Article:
‘The Prom’ delivers heart, humor and a timely message wrapped in a classic musical comedy

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Palace Theatre Artistic Director Carl Rajotte discusses behind-the-scenes prep to advisory board members who got a sneak peek at “The Prom,” which runs March 1-24 at The Palace. Photo/Carol Robidoux

MANCHESTER, NH – When the curtain rises tonight on the musical comedy “The Prom” for its Palace Theatre debut, Artistic Director Carl Rajotte is hoping the message is as memorable as the music.

“It hit me like a wall after I learned that it’s based on true events,” Rajotte said during a recent preview of the show for the theatre’s advisory council.

“So in 2010 this happened in Mississippi, where a young lady wanted to bring her girlfriend to the prom and she wanted to wear a tuxedo. They ended up canceling the prom because of that. And, you know, we’re still facing these same issues here today,” Rajotte said.

Whenever art can imitate life in such a way that it makes us laugh, think and walk away with more understanding of the world we live in, it’s a win, Rajotte says.

As per the playbill, the show centers around four eccentric Broadway stars who’ve bombed and need some redemption. In desperate need of a new stage, when they hear that trouble is brewing around a small-town prom, they know that it’s time to put a spotlight on the issue  – and themselves. The town’s parents want to keep the high school dance on the straight and narrow—but when one student just wants to bring her girlfriend to prom, the entire town has a date with destiny. On a mission to transform lives, Broadway’s brassiest join forces with a courageous girl and the town’s citizens and the result is love, that brings them all together.

Rajotte points out that the subplot around the four “diva” Broadway performers, who set out to do the right thing for the wrong reason, also adds a layer of redemption to the mix – although not everyone comes out of the story with a heightened sense of understanding about human nature.

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Palace Artistic Director Carl Rajotte, standing left, watches a scene during a recent tech rehearsal for “The Prom,” which runs March 1-24 at The Palace.

“These Broadways actors come to town to put a mirror on everybody else, to show them how they’re acting, and in that process, the same thing happens for them as well because, while they’re there they get to turn a mirror on themselves and realize they’re narcissists, and they need to do things for the right reason, not for just popularity and trending,” Rajotte says.  “And shouldn’t we all? If everyone could just step into someone else’s shoes before they judge what they’re going through, you know, it would change the world.”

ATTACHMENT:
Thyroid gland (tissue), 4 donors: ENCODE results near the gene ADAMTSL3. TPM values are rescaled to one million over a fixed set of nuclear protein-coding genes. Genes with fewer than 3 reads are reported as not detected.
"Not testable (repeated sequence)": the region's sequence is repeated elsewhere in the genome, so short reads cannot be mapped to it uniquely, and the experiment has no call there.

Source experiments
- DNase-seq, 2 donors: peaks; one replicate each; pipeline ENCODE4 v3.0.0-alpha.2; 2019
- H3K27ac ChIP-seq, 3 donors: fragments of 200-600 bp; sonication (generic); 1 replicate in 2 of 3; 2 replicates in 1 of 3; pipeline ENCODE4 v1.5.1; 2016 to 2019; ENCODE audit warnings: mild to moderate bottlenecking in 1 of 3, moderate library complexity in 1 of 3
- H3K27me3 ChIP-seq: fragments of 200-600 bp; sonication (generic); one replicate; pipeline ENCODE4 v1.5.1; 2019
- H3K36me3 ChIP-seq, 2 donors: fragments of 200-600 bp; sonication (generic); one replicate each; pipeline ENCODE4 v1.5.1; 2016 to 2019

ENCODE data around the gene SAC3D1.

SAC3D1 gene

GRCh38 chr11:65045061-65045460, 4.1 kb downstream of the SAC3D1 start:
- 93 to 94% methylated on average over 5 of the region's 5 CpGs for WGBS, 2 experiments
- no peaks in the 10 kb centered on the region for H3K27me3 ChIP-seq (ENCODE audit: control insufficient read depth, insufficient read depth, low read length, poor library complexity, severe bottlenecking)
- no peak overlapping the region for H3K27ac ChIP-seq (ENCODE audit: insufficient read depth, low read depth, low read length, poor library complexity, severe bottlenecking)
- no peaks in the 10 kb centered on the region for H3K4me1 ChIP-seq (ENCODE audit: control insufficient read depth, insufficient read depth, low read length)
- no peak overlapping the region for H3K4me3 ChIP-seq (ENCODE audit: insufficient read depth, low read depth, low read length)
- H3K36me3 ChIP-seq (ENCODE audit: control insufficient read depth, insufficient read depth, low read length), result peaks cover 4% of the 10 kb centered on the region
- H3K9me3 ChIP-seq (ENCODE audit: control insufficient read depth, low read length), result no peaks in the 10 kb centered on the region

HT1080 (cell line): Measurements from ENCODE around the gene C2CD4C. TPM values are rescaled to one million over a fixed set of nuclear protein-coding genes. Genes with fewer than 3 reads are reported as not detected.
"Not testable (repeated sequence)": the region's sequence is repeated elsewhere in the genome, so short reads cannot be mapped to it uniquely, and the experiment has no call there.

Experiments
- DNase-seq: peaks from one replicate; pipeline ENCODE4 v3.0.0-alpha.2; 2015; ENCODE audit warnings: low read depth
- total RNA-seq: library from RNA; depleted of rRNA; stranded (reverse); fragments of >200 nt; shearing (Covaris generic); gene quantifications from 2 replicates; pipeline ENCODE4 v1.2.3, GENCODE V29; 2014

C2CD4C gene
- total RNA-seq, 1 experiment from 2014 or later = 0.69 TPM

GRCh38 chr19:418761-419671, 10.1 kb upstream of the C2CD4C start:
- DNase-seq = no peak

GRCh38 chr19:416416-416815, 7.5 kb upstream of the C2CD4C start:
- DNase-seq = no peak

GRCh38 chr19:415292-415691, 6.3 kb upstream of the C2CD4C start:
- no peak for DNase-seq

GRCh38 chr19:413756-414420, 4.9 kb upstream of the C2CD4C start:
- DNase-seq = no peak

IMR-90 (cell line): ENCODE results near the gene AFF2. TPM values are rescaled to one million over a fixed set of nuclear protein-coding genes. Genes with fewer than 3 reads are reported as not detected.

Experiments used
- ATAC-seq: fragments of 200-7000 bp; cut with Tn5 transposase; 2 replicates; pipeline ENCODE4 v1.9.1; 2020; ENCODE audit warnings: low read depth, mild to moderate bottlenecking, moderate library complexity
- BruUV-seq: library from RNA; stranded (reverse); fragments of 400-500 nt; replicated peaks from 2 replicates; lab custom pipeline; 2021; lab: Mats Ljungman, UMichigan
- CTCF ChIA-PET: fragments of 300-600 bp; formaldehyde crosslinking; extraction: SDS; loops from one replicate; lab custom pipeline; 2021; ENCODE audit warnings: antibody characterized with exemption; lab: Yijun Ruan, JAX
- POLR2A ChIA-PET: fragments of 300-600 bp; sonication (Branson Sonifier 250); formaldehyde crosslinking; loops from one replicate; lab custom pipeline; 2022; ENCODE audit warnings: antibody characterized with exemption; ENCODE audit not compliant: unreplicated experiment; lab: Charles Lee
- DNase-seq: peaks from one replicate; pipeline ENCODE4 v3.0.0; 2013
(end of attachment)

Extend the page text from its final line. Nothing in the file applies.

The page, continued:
And that is part of the magic of the theatre – it allows art to shine a light on society in such a way that we can inject humor and self-reflection as a way of changing hearts and minds, he says.

“We’re still fighting a lot of hatred and discrimination when it comes to our human differences, and I don’t know when it stops, but I’m happy that art is still being created to get us there,” Rajotte says. ” Art kind of tricks you into laughing and having a good time and then it also hits you, that there’s a message that needs to be heard.”

And just as in real life, there are characters in the show who represent the point of view of those who are against same-sex relationships, notes Rajotte.

“There’s one character that is the ring leader of that point of view, and the actor portraying that character came to me and said,’I just feel sad that my character does not get any redemption,’ and I said we have to be careful because yes, this is musical theater but in real life, changes don’t happen overnight and we need to show that sometimes it takes time, and that’s okay; we can be patient.”

The play itself originated on stage and was adapted to film, released to Netflix during COVID in 2020, which is why some might have missed it. The film cast includes Meryl Streep, James Corden, Nicole Kidman and Ariana DeBose, says Rajotte.

Interest in this particular production from the professional acting community was intense, says Rajotte, who is still putting out casting calls as they did during the pandemic, which means actors from across the country – not just New York City – are in the mix.

“We had more than 1,400 actors submit audition tapes for this show, and from there we do callbacks and eventually we narrowed it down to 21 wonderful professional actors and about nine teenagers from our Palace teen company, which is an incredible opportunity for them to learn and grow,” Rajotte says.

If you go


“The Prom” runs March 1-24 at The Palace Theatre, 80 Hanover St., in Manchester. There are 17 performances. Tickets range from $28 to $49. Use the “ticket” link above or click here to find the best seat in the house.


About this Author

Carol Robidoux

PublisherManchester Ink Link

Longtime NH journalist and publisher of ManchesterInkLink.com. Loves R&B, German beer, and the Queen City!